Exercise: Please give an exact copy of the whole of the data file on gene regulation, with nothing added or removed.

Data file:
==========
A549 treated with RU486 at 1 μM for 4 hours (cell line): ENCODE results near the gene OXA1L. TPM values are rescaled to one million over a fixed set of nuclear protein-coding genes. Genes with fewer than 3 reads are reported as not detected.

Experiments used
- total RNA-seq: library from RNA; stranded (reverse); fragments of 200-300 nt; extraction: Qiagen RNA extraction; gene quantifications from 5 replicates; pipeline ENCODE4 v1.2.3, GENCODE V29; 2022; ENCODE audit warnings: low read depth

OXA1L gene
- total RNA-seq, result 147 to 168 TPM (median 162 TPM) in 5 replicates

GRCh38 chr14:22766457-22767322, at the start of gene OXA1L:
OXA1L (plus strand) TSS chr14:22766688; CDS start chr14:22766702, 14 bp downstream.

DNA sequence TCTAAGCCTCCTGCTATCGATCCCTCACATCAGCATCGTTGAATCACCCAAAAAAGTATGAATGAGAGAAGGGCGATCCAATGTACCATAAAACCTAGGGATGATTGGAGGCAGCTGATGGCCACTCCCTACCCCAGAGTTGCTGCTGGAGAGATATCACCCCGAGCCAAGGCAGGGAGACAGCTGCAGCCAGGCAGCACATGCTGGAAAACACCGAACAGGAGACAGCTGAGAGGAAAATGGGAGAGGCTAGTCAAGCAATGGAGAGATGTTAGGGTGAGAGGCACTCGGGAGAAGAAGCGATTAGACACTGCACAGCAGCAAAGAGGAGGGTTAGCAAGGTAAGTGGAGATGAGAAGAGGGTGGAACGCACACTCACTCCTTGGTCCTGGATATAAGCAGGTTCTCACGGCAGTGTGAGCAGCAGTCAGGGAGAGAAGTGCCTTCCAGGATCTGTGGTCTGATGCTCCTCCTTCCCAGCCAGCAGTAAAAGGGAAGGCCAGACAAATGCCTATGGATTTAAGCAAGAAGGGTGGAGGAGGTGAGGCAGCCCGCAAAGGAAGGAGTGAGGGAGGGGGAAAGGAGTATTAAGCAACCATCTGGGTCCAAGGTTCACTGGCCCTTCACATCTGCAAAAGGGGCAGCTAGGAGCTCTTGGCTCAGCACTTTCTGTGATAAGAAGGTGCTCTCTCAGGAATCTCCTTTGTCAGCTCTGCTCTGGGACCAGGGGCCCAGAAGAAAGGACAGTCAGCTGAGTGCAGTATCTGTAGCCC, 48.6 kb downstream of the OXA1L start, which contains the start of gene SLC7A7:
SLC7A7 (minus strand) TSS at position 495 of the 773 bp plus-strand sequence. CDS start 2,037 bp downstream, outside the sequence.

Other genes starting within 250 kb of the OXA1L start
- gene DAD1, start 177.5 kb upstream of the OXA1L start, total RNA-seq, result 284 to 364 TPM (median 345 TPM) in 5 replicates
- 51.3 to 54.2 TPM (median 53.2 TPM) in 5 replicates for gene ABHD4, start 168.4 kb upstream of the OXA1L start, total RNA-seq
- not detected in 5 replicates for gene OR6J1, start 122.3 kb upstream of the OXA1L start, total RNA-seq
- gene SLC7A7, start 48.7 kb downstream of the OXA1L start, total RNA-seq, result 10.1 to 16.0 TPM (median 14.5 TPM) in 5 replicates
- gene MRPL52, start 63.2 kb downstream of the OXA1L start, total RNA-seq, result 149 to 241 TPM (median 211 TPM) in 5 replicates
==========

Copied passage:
A549 treated with RU486 at 1 μM for 4 hours (cell line): ENCODE results near the gene OXA1L. TPM values are rescaled to one million over a fixed set of nuclear protein-coding genes. Genes with fewer than 3 reads are reported as not detected.

Experiments used
- total RNA-seq: library from RNA; stranded (reverse); fragments of 200-300 nt; extraction: Qiagen RNA extraction; gene quantifications from 5 replicates; pipeline ENCODE4 v1.2.3, GENCODE V29; 2022; ENCODE audit warnings: low read depth

OXA1L gene
- total RNA-seq, result 147 to 168 TPM (median 162 TPM) in 5 replicates

GRCh38 chr14:22766457-22767322, at the start of gene OXA1L:
OXA1L (plus strand) TSS chr14:22766688; CDS start chr14:22766702, 14 bp downstream.

DNA sequence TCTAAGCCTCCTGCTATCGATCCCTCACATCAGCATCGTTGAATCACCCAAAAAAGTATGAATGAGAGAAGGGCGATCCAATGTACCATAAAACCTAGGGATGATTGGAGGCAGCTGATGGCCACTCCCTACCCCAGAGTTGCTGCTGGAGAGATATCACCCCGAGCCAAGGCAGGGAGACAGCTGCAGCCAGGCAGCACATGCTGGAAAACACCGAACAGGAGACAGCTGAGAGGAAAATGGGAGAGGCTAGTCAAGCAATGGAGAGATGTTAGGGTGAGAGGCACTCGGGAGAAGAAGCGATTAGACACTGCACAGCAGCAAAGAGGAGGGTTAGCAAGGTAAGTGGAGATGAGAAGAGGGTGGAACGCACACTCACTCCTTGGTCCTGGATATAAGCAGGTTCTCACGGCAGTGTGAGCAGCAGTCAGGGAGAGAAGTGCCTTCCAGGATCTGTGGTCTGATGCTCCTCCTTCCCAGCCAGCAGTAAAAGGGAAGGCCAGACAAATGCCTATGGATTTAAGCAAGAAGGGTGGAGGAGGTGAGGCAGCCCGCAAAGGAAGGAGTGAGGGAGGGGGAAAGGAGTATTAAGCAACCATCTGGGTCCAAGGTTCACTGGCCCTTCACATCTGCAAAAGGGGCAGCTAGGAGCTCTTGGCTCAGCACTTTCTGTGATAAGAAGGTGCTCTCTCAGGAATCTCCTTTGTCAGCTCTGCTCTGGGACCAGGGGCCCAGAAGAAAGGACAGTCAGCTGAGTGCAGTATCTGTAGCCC, 48.6 kb downstream of the OXA1L start, which contains the start of gene SLC7A7:
SLC7A7 (minus strand) TSS at position 495 of the 773 bp plus-strand sequence. CDS start 2,037 bp downstream, outside the sequence.

Other genes starting within 250 kb of the OXA1L start
- gene DAD1, start 177.5 kb upstream of the OXA1L start, total RNA-seq, result 284 to 364 TPM (median 345 TPM) in 5 replicates
- 51.3 to 54.2 TPM (median 53.2 TPM) in 5 replicates for gene ABHD4, start 168.4 kb upstream of the OXA1L start, total RNA-seq
- not detected in 5 replicates for gene OR6J1, start 122.3 kb upstream of the OXA1L start, total RNA-seq
- gene SLC7A7, start 48.7 kb downstream of the OXA1L start, total RNA-seq, result 10.1 to 16.0 TPM (median 14.5 TPM) in 5 replicates
- gene MRPL52, start 63.2 kb downstream of the OXA1L start, total RNA-seq, result 149 to 241 TPM (median 211 TPM) in 5 replicates